This is My Story

Girls on the Beach
At the church I grew up in, Lakeview Wesleyan Church, we had Sunday evening services, and sometimes, those services would simply consist of hymn sings. The music minister would take requests from the congregation of what songs they would like to sing. I have a very vivid memory of the minister (I can’t remember his name) sitting in the front when a little boy went over to him to whisper a request. This little boy had been sitting next to me because I used to help in Children’s Church and he liked me, and I liked him. Anyway, he told the minister he wanted to sing “This is My Story.”

We all laughed a bit, knowing immediately that he wanted to sing Blessed Assurance, and realizing that to him, the most interesting line was “this is my story, this is my song,” from the refrain. That’s because children love stories. And, most of us love them too I would suspect. Most of us have a story as well.

When I was going through Army journalism training, I remember one of the instructors telling us that the most popular part of a newspaper were stories about people. Studies had been done and it was discovered that people are drawn to stories and pictures of other people. We long to connect with each other. One of my favorite things about Olympic coverage are the biographical features done about the various athletes. I love to hear their stories. I suppose that is what made journalism so interesting to me.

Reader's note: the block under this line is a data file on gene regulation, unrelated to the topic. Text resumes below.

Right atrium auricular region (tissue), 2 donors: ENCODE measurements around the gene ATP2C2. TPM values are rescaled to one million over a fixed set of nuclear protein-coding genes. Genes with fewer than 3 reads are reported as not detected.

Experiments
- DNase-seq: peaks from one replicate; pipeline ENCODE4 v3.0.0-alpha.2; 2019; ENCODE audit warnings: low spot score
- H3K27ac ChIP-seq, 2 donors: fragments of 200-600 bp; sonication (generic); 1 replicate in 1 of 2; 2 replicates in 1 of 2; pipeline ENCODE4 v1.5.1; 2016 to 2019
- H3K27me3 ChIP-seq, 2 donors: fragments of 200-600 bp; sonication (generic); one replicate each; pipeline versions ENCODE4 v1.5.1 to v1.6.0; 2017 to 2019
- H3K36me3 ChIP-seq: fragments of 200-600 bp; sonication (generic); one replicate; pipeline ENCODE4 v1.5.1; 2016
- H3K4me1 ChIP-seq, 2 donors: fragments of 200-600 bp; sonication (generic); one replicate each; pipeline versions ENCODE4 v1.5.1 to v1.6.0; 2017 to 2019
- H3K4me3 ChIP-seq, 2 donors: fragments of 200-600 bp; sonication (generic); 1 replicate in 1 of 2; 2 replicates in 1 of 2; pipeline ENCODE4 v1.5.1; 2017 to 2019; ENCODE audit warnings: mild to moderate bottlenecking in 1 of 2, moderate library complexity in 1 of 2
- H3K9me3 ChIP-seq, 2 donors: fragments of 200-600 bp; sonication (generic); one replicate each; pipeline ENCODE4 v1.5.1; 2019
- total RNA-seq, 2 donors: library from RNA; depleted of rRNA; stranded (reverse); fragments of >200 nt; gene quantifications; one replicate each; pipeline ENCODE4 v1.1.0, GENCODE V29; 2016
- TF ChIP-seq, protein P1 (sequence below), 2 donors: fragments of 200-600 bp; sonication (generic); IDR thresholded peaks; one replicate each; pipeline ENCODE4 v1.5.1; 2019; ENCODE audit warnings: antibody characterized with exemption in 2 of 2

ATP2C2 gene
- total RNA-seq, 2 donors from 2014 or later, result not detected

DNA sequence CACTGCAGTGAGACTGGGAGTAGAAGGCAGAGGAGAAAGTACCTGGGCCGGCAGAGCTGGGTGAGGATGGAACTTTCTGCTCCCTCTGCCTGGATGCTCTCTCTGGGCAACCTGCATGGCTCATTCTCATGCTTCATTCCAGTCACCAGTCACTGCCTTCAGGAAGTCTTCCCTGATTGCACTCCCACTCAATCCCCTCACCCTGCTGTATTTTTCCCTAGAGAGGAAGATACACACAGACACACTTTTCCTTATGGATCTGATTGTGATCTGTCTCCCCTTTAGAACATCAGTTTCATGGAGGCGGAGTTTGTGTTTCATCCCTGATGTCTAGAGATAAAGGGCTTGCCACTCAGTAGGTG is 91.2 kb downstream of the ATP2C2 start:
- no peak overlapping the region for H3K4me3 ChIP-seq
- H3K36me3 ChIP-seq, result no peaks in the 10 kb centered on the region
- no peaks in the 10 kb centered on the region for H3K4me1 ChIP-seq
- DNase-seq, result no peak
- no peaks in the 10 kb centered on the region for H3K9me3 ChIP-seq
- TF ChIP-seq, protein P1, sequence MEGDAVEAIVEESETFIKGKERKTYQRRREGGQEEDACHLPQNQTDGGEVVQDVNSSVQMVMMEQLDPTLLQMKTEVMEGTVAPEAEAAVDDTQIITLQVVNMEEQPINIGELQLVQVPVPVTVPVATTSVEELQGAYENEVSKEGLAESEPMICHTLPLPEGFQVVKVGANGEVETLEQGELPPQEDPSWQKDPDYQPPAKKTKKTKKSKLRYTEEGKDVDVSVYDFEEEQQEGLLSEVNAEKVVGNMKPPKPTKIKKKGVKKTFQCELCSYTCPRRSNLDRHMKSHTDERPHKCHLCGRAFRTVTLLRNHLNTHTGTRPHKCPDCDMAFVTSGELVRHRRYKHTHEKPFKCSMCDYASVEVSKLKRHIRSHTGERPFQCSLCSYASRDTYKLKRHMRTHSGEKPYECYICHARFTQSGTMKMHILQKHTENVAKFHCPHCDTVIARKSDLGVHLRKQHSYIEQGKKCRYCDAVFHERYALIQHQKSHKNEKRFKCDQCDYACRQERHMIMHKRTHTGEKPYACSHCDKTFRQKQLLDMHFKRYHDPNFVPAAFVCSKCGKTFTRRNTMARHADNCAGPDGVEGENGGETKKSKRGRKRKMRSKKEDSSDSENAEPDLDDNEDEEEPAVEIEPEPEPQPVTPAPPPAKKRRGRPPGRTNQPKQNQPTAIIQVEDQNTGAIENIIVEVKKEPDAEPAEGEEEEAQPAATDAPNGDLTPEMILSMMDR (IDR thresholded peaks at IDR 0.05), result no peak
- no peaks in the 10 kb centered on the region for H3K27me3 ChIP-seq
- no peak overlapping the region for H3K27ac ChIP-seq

My own story begins in an Army hospital at Fort Leavenworth, Kansas. That’s where I was born. I was the first born child of John and Dorotha Mack. My dad, John, was stationed at Fort Leavenworth, having been drafted for a two-year stint with the Army. We lived in a little house across the street from Leavenworth Prison. I remember seeing one of my mom’s photo albums that had a picture of me in a playpen. She had captioned the picture of my chubby self behind the bars of that playpen, “Leavenworth, Prison.” Later, when I was 11, my family (that had added two little sisters) traveled back to Leavenworth as part of a long, driving West-heading vacation. We went to see the hospital where I was born, but that building no longer stood where it had. It had been torn down to expand the prison. So, I like to tell people I was born in prison.

In spite of the many hardships I’ve endured over the years (life is never smooth sailing for anyone, I wager), it’s been a pretty good life overall. If one were to look at the stories of pain, loss, fear and brokenness, one might think it’s been a sad life. But, I have lived my story, and I know that there is nothing in my story that God hasn’t used to teach me. I’m not saying he caused the heartache, but I do believe he has transformed it so that I am still willing to tell my story and do it with a joyful heart.